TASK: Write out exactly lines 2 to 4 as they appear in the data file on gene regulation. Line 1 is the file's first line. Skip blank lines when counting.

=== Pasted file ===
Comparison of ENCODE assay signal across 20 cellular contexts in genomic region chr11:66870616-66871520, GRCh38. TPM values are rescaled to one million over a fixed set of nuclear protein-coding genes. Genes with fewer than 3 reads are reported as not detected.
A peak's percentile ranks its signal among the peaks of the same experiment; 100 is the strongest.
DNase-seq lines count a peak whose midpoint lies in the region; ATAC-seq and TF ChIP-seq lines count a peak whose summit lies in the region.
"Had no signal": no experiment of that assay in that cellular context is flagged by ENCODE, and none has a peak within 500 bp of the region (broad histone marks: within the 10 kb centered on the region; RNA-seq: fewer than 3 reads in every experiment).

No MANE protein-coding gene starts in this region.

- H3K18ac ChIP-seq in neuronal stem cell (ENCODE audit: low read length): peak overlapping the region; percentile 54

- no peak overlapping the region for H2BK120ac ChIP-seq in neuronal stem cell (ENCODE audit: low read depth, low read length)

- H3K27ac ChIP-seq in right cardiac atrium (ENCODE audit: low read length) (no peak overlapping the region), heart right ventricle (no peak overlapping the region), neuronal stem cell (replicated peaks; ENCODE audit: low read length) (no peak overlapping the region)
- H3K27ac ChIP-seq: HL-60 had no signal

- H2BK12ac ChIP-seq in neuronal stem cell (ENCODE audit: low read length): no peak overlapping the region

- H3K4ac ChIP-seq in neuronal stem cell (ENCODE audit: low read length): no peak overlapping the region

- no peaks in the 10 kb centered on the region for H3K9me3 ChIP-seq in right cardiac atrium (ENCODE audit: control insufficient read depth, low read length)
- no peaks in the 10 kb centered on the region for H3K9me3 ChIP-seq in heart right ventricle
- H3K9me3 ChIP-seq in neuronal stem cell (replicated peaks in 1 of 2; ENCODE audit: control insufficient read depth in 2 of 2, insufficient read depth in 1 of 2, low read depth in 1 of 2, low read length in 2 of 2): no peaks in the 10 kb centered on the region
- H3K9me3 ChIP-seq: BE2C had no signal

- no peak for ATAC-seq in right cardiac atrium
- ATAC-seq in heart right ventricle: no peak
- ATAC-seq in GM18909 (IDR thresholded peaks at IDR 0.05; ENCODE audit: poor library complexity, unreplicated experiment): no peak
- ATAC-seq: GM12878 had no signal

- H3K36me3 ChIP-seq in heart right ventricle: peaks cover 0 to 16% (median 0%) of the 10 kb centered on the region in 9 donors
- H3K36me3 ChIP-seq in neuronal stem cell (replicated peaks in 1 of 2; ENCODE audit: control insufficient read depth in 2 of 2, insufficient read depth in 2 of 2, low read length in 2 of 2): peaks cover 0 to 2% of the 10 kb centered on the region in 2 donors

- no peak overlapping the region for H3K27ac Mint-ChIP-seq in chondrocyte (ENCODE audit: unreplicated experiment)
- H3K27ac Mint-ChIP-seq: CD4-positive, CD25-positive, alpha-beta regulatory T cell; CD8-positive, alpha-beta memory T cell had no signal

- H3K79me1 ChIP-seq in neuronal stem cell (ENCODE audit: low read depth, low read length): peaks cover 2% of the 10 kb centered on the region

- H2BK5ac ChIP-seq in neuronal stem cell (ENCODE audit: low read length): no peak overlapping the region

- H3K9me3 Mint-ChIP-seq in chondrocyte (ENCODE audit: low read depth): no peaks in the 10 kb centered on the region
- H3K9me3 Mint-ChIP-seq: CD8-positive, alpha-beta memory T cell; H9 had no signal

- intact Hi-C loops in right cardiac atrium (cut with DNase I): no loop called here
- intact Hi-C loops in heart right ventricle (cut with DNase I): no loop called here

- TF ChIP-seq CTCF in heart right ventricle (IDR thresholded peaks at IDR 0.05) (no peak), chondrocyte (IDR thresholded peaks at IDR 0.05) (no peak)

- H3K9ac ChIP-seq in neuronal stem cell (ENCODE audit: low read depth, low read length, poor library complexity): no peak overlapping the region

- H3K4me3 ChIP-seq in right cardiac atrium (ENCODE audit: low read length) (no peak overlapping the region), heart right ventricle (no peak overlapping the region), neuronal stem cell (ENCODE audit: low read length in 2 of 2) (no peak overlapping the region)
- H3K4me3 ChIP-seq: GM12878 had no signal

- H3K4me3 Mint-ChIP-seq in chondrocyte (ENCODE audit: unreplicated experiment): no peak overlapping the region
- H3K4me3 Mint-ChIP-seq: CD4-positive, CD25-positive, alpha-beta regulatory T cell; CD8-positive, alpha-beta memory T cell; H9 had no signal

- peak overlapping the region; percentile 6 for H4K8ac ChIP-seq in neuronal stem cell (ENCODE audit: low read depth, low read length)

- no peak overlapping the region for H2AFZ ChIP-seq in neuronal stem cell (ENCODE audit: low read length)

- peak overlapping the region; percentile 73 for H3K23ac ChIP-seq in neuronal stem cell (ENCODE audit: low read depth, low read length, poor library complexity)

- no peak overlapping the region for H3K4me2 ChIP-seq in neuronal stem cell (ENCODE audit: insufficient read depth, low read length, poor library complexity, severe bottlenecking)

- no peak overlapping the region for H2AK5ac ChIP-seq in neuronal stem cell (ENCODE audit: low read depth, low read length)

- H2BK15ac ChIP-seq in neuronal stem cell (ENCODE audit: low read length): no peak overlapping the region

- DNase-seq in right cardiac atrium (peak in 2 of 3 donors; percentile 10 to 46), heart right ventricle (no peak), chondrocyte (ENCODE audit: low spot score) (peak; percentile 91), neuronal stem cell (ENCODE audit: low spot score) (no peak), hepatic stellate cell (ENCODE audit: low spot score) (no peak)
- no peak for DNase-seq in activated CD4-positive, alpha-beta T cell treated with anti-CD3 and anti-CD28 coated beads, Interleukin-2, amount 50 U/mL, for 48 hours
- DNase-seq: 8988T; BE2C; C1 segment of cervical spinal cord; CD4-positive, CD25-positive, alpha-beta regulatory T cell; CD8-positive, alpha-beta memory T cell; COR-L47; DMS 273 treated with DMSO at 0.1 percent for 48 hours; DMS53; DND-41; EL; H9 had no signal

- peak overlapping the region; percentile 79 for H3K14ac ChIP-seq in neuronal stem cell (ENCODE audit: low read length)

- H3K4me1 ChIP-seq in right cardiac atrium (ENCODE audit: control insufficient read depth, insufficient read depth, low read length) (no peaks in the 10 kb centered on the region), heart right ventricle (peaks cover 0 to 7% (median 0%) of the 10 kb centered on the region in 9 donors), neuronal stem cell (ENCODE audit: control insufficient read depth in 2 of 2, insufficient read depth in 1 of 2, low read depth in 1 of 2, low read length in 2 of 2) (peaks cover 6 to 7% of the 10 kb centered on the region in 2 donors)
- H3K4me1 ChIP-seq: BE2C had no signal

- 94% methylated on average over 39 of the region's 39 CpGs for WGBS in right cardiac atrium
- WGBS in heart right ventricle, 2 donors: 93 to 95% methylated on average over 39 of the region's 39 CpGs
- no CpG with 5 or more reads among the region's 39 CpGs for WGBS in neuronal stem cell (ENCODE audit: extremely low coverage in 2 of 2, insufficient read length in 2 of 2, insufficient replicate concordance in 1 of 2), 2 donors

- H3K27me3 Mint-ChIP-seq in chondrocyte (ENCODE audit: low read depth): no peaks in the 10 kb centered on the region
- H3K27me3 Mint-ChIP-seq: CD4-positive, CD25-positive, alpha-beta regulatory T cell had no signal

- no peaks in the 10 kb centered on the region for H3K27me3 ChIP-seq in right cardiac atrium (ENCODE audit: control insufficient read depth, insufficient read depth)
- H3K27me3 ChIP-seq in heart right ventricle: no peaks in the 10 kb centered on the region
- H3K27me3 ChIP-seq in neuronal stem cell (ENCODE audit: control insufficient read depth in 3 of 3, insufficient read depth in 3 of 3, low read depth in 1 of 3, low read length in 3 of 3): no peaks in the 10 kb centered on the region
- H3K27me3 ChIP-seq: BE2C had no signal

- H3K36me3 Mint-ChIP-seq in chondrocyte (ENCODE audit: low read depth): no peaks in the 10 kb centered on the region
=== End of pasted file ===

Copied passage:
A peak's percentile ranks its signal among the peaks of the same experiment; 100 is the strongest.
DNase-seq lines count a peak whose midpoint lies in the region; ATAC-seq and TF ChIP-seq lines count a peak whose summit lies in the region.
"Had no signal": no experiment of that assay in that cellular context is flagged by ENCODE, and none has a peak within 500 bp of the region (broad histone marks: within the 10 kb centered on the region; RNA-seq: fewer than 3 reads in every experiment).